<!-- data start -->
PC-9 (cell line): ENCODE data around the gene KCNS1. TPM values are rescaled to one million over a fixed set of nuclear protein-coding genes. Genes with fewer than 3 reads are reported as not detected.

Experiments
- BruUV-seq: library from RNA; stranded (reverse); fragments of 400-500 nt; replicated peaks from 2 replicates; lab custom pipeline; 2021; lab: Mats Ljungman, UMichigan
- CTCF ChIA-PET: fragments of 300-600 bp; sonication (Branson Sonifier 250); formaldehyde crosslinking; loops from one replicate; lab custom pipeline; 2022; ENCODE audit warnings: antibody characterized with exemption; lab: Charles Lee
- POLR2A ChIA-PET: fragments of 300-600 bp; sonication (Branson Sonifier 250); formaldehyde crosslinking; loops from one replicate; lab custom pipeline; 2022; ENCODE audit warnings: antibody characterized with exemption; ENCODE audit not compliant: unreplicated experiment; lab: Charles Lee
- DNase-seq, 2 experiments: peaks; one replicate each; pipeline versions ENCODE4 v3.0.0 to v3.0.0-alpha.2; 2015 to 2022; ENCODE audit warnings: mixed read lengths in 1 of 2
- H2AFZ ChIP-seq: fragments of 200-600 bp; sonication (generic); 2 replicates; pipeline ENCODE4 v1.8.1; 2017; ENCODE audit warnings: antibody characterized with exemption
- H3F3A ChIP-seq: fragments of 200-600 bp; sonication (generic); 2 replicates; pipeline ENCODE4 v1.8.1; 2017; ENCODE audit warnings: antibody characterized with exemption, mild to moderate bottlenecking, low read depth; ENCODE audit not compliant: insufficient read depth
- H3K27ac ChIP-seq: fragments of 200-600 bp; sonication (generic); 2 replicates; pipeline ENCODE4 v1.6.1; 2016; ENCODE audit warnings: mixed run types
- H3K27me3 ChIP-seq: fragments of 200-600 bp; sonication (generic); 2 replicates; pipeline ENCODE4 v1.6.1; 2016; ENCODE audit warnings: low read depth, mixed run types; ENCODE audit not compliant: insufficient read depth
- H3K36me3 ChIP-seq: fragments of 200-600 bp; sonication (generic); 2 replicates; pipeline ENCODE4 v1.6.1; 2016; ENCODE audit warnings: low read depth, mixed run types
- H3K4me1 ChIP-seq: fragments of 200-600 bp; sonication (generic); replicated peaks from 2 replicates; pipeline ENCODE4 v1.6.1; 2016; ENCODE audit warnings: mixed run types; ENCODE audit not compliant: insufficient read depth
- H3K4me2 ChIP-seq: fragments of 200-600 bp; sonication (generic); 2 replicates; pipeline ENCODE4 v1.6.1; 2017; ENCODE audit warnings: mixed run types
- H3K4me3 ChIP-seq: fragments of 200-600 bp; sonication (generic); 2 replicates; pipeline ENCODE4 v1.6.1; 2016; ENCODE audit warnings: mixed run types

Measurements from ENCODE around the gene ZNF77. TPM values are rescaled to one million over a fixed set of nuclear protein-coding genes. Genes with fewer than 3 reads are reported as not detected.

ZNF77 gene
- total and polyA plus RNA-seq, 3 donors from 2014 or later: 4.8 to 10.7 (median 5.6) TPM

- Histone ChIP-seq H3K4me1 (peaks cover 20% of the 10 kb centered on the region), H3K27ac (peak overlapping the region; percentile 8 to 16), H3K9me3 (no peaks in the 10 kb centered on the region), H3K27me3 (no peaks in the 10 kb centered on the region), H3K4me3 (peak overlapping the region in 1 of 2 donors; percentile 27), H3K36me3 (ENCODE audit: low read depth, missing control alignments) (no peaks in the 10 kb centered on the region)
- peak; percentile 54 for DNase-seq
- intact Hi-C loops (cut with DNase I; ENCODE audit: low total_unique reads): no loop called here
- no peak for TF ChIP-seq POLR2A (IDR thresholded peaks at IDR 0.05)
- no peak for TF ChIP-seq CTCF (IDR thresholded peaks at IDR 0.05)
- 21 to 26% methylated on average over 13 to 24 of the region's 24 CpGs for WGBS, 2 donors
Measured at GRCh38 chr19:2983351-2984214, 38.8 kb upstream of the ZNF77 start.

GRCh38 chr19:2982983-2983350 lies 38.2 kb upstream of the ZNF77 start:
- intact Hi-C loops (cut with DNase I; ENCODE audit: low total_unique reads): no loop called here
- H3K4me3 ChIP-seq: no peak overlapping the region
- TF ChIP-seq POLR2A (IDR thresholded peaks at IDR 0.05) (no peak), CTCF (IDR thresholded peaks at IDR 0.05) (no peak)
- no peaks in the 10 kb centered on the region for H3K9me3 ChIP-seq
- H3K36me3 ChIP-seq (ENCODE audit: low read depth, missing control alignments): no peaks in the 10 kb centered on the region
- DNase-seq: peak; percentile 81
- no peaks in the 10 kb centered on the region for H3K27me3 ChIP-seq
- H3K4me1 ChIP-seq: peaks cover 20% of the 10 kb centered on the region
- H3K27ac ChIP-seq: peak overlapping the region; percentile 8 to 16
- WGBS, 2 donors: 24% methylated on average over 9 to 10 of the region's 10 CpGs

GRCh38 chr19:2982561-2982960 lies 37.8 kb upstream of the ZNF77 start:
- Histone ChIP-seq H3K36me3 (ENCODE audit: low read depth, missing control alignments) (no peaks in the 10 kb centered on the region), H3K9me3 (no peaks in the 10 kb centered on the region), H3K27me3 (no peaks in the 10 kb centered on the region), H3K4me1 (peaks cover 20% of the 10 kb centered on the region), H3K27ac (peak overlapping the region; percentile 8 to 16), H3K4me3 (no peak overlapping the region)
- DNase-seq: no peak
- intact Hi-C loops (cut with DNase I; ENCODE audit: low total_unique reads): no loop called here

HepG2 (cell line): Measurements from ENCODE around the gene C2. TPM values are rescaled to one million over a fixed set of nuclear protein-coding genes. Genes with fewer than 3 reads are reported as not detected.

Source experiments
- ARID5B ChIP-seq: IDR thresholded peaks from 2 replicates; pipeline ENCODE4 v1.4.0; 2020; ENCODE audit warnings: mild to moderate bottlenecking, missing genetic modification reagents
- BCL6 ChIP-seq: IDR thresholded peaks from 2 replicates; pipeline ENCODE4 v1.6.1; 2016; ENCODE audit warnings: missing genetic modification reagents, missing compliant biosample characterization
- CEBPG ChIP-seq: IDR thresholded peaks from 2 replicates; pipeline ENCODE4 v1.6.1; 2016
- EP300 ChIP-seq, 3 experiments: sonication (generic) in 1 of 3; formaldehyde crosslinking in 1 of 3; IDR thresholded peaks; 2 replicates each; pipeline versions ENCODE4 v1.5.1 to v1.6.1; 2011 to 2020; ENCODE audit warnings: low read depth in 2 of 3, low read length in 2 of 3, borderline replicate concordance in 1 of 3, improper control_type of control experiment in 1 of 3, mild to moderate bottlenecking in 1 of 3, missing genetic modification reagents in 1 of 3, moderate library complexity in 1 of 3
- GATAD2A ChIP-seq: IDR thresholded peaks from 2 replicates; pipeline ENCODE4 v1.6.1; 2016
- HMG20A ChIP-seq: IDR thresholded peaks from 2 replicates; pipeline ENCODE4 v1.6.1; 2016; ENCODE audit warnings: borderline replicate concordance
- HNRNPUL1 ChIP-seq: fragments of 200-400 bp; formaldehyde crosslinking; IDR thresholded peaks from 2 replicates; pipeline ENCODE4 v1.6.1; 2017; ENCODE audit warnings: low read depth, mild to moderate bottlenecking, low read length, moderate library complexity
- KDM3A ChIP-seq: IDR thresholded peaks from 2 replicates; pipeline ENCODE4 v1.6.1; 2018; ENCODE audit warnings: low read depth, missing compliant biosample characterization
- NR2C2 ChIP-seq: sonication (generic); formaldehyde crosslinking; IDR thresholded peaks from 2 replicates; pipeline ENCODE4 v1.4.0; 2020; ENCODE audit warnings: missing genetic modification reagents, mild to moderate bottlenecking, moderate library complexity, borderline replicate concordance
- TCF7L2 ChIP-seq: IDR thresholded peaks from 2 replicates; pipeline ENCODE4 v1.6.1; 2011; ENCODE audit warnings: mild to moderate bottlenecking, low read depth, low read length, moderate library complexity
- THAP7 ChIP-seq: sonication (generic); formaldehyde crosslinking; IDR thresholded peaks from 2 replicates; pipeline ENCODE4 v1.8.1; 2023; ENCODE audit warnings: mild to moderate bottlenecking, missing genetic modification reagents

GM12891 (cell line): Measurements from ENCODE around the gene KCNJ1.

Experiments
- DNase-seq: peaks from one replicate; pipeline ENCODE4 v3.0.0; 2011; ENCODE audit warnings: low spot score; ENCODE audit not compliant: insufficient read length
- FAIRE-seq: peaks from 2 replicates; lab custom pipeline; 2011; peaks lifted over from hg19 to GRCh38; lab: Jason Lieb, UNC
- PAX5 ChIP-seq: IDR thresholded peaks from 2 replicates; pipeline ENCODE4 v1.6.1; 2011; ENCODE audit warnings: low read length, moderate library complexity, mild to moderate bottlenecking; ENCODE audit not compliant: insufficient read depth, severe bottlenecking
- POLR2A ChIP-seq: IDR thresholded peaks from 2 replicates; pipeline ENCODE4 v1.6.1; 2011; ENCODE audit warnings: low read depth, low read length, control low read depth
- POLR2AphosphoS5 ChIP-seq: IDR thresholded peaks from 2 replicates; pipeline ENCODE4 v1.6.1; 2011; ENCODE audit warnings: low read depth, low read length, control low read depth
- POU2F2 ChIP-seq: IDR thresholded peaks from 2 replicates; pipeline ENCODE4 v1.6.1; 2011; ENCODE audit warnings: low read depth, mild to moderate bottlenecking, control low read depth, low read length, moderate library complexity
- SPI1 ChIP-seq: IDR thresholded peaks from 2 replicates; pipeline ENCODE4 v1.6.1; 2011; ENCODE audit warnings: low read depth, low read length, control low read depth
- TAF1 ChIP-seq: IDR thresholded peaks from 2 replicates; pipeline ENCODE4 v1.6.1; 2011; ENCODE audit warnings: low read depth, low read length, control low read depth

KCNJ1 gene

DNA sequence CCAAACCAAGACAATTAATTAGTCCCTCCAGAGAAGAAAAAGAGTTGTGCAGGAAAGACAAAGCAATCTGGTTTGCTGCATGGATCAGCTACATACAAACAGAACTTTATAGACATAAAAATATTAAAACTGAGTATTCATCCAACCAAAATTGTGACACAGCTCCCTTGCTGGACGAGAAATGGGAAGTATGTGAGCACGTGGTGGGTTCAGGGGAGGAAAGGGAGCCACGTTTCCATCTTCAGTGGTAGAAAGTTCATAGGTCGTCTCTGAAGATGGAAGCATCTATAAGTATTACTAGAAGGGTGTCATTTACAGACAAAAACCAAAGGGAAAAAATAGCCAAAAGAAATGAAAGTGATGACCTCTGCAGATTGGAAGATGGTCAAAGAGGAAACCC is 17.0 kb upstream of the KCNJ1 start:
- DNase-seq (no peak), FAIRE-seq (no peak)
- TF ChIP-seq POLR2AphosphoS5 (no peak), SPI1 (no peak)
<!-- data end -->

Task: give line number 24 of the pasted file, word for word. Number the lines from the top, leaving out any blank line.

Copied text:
Measured at GRCh38 chr19:2983351-2984214, 38.8 kb upstream of the ZNF77 start.